Information for Patients
What is stress?
Stress is how your brain and body respond to a challenge or demand. When you are stressed, your body releases chemicals called hormones. The hormones make you alert and ready to act. They can raise your blood pressure, heart rate, and blood sugar levels. This response is sometimes called a "fight or flight" response.
Everyone gets stressed from time to time. There are different types of stress. It can be short-term or long-term. It can be caused by something that happens once or something that keeps happening.
Not all stress is bad. In fact, it can help you survive in a dangerous situation. For example, one kind of stress is the jolt you may feel when a car pulls out in front of you. This jolt of hormones helps you quickly hit the brakes to avoid an accident. A little short-term stress can sometimes be helpful. For example, the stress of having a deadline for school or your job may push you to get your work done on time. Once you finish it, that stress goes away.
But stress that lasts a long time can harm your health.
What causes long-term stress?
Long-term stress, or chronic stress, lasts for weeks, months, or longer. As you go about your life, your body is acting as if you're being threatened.
Causes of long-term stress include:
- Routine stress from the demands of work, school, family needs, money problems, and other daily pressures that don't stop.
- Stress from sudden, difficult changes in your life, such as divorce, illness, losing your job, or other unhappy life events that often have a long impact.
- Traumatic stress, which may happen when you're in danger of serious harm or death. Examples include being in a bad accident, a war, a flood, earthquake, or other frightening event. This type of stress can cause a long-lasting problem called post-traumatic stress disorder (PTSD).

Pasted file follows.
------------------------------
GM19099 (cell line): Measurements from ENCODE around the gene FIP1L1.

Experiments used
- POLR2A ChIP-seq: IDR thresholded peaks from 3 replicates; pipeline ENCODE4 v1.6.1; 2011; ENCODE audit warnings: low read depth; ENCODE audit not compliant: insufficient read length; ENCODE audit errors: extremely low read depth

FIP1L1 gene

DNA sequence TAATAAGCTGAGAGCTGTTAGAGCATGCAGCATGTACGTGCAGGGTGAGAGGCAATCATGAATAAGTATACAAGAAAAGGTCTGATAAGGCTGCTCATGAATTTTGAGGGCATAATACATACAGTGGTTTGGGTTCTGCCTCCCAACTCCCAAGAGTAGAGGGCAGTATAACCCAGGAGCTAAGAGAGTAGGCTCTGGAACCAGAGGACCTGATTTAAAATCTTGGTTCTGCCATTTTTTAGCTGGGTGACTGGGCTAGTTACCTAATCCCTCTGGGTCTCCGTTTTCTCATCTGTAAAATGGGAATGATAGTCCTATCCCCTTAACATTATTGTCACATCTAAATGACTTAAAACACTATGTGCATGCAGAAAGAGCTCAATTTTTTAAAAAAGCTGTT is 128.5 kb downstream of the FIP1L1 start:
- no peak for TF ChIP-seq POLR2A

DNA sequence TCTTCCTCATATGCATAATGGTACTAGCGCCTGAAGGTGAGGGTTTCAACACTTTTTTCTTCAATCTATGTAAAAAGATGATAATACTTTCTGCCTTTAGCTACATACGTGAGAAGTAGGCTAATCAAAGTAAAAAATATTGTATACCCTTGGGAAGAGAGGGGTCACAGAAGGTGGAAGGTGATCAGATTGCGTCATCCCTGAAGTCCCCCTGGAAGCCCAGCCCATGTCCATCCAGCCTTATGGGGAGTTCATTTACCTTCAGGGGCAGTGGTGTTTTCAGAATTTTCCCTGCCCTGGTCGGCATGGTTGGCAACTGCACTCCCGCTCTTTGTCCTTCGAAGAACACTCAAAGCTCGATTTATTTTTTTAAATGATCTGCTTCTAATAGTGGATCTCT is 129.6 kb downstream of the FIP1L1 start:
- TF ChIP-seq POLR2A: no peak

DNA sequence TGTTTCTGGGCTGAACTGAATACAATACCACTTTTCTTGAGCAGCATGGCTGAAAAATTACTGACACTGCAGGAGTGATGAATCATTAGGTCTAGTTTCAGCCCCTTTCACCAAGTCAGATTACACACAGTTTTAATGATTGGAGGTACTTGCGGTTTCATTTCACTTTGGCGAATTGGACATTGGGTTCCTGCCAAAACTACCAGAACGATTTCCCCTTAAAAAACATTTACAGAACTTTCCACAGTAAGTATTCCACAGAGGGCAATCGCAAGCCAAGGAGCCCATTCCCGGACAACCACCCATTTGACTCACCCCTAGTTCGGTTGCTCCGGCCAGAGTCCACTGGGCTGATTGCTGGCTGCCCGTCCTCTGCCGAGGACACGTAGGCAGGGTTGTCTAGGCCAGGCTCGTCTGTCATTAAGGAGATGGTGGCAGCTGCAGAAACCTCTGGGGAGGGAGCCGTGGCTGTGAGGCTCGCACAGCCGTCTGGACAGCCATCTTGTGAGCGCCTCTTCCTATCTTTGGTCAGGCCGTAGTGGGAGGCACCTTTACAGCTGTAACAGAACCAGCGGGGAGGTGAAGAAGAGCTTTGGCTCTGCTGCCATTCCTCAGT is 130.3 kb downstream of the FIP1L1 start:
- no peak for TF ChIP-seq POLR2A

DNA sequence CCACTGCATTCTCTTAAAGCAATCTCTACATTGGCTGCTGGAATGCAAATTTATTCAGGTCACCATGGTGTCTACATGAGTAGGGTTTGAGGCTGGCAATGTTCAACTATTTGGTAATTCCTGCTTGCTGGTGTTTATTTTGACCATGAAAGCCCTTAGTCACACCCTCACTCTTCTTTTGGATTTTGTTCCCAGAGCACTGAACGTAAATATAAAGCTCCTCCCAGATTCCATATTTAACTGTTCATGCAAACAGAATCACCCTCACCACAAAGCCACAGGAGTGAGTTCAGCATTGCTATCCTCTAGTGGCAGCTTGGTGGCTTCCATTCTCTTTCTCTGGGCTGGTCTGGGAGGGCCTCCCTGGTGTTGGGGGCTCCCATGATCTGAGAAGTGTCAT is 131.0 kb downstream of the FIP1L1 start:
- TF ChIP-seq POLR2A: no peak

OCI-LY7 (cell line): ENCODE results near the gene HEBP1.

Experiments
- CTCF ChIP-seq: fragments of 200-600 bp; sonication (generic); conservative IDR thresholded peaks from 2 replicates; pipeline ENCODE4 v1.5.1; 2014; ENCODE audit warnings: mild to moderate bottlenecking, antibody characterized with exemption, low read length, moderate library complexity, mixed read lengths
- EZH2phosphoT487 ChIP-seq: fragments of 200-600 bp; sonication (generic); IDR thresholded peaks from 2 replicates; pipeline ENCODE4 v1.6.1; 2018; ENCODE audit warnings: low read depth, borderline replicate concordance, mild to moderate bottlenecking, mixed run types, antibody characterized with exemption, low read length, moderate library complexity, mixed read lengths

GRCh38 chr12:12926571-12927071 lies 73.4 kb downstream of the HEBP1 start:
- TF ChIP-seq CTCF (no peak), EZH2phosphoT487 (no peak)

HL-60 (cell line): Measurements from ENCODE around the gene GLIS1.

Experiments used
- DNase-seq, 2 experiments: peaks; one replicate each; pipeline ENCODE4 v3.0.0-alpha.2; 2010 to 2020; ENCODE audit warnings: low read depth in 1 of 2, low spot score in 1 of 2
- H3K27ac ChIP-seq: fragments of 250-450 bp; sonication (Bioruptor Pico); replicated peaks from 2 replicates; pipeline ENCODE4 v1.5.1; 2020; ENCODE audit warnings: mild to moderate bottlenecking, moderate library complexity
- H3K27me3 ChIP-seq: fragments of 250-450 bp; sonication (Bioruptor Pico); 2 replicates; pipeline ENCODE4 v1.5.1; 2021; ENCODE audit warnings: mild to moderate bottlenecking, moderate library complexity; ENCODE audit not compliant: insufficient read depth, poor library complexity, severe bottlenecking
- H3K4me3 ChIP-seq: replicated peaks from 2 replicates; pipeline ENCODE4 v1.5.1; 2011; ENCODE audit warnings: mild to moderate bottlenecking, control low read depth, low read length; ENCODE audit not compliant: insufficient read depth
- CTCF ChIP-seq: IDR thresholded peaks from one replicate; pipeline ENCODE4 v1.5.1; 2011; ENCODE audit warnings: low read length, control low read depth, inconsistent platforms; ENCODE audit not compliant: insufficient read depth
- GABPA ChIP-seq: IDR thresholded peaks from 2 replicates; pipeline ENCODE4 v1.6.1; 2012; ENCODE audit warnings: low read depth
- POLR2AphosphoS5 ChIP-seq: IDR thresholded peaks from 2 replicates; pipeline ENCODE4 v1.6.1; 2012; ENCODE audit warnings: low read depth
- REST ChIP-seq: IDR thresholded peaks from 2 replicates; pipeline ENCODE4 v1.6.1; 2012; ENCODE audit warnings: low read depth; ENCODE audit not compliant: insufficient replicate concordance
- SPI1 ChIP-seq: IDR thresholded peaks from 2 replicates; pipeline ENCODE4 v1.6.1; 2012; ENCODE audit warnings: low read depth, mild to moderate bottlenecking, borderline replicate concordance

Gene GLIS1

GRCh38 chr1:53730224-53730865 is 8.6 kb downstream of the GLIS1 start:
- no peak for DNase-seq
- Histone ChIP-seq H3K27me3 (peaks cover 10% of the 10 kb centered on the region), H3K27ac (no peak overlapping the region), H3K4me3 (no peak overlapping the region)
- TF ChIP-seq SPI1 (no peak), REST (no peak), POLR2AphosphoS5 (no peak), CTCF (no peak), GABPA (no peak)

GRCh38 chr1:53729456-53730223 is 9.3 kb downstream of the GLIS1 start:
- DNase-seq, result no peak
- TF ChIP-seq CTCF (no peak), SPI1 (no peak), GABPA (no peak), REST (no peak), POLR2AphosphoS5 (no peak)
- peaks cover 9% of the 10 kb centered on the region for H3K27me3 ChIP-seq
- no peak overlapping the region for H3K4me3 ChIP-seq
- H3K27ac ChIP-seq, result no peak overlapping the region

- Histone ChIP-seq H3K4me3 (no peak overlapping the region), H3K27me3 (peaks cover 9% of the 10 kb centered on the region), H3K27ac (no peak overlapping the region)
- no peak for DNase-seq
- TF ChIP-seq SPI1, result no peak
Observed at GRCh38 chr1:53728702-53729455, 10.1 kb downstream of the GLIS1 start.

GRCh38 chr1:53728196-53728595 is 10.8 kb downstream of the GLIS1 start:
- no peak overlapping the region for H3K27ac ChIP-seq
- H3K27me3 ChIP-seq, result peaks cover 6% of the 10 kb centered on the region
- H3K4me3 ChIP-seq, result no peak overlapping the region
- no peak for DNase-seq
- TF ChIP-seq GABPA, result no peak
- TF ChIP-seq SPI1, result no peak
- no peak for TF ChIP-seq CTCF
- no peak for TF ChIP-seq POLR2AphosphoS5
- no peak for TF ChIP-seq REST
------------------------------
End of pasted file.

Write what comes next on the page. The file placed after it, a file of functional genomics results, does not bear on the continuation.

How can long term-stress harm my health?
People respond to stress in different ways. If you're stressed for a long time you may notice that you are:
- Getting sick more often than usual because stress weakens your body's ability to fight germs
- Having stomach problems or trouble digesting food
- Having trouble sleeping
- Having headaches
- Feeling sad, angry, or easily upset
When stress keeps going, your body acts as if you're always in danger. That's a lot of strain that may play a part in developing serious health problems, including:
- Heart disease
- High blood pressure
- Diabetes (high blood sugar)
It's possible to get used to the symptoms of stress and not even realize there's a problem. So when there's a lot of stress in your life, it's important to pay attention to how it affects you so you can do something about it.
How can I manage long-term stress?
Simple things that improve your mental health may be helpful in managing long-term stress, such as:
- Get regular exercise. A 30-minute daily walk can help you feel better and help keep your immune system strong, so you don't get sick.
- Try relaxing activities. You could look for an app or wellness program that uses breathing, meditation, or muscle relaxation exercises.
- Get enough sleep every night.
- Avoid too much caffeine.
- Decide what you need to do now and what can wait. And focus on what you got done each day, not on what you weren't able to do.
- Ask your family or friends for support.
When should I ask my health care provider for help with stress?
Get help if you're having severe symptoms for 2 weeks or more, including:
- Trouble sleeping
- Changes in your eating that cause unwanted changes in your weight
- Troubles getting out of bed because of your mood
- Difficulty focusing your thoughts
- Losing interest in things you usually enjoy
- Not being able to do your usual daily activities
Always get help right away if stress is causing you to:
- Have thoughts of harming yourself
- Feel you can't cope
- Use drugs or alcohol more often than usual
Your health care provider may refer you to a mental health professional such as a psychologist or social worker.
NIH: National Institute of Mental Health
General Equivalence Map Definitions
The ICD-9 and ICD-10 GEMs are used to facilitate linking between the diagnosis codes in ICD-9-CM and the new ICD-10-CM code set. The GEMs are the raw material from which providers, health information vendors and payers can derive specific applied mappings to meet their needs.